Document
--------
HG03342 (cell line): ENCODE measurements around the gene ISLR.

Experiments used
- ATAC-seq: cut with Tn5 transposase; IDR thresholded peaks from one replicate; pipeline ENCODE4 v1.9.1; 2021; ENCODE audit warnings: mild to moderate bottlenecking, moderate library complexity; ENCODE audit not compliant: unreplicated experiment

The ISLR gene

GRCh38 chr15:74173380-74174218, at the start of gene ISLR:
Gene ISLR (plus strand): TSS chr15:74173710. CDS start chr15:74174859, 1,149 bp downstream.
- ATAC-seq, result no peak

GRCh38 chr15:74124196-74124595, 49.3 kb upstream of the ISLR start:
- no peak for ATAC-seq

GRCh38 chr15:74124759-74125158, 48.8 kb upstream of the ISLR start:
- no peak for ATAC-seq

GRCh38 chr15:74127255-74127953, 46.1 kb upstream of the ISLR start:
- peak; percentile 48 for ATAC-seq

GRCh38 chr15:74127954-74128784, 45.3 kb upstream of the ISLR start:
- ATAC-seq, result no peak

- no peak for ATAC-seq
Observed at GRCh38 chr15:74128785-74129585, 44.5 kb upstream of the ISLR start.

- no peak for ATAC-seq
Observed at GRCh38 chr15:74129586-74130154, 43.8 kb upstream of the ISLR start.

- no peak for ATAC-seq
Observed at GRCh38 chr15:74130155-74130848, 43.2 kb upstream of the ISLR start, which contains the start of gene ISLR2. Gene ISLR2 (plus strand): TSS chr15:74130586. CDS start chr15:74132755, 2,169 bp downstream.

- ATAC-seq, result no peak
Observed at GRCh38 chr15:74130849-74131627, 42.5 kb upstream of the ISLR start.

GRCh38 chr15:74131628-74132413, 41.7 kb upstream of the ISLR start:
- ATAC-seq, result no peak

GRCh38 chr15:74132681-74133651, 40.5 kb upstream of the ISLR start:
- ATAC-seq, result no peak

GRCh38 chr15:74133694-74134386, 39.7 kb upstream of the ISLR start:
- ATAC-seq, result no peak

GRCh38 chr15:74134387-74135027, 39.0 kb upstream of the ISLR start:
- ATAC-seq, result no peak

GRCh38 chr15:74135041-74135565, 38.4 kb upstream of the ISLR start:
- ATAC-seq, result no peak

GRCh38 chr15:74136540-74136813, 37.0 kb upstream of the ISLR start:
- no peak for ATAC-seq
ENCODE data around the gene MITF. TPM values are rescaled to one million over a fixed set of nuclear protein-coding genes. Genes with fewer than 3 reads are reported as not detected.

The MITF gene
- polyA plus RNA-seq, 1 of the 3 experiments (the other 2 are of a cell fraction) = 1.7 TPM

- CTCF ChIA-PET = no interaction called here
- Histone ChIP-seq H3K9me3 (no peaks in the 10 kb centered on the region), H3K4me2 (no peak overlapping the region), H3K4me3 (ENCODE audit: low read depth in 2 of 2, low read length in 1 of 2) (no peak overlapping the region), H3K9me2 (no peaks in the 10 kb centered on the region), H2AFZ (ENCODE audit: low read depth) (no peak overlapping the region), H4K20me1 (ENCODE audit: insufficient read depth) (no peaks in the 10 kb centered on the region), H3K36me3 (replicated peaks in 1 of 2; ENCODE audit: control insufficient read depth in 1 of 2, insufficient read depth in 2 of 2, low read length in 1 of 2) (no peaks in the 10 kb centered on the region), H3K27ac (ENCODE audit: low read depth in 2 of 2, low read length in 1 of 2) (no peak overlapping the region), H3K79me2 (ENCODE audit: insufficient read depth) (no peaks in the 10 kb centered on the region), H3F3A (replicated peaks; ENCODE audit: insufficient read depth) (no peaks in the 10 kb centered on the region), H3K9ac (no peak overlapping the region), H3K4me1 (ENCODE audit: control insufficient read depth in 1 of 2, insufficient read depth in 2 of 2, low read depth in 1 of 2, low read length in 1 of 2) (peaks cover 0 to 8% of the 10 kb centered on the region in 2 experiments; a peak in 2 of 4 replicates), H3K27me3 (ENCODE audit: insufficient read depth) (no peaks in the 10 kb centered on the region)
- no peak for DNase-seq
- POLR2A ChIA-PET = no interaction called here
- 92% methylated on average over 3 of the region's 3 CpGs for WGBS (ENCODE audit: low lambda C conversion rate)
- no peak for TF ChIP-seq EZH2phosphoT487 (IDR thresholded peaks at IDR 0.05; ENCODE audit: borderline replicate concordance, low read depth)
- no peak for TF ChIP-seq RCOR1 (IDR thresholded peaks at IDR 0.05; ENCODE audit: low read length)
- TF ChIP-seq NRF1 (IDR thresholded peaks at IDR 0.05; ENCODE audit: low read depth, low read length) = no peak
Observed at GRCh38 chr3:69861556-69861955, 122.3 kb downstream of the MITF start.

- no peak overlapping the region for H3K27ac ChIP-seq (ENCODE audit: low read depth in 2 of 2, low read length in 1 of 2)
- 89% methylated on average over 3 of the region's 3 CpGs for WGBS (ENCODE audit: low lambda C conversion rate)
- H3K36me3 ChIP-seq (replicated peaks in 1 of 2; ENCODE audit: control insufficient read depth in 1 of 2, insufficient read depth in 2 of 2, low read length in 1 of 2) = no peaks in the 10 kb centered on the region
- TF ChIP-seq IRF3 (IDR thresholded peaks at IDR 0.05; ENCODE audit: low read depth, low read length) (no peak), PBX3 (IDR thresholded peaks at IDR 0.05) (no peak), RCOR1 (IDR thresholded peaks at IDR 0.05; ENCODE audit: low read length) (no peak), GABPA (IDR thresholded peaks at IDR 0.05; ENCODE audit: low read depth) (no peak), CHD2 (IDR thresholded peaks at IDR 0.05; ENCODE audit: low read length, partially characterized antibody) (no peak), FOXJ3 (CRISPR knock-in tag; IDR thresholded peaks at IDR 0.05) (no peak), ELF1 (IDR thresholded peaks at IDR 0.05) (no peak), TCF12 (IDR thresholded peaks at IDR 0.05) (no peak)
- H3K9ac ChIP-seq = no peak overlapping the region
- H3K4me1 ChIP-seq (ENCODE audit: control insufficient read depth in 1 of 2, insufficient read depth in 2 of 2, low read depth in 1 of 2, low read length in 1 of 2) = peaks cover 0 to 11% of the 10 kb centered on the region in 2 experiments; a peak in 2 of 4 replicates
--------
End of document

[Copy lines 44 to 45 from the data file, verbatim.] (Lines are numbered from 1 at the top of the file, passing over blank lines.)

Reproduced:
- no peak for TF ChIP-seq EZH2phosphoT487 (IDR thresholded peaks at IDR 0.05; ENCODE audit: borderline replicate concordance, low read depth)
- no peak for TF ChIP-seq RCOR1 (IDR thresholded peaks at IDR 0.05; ENCODE audit: low read length)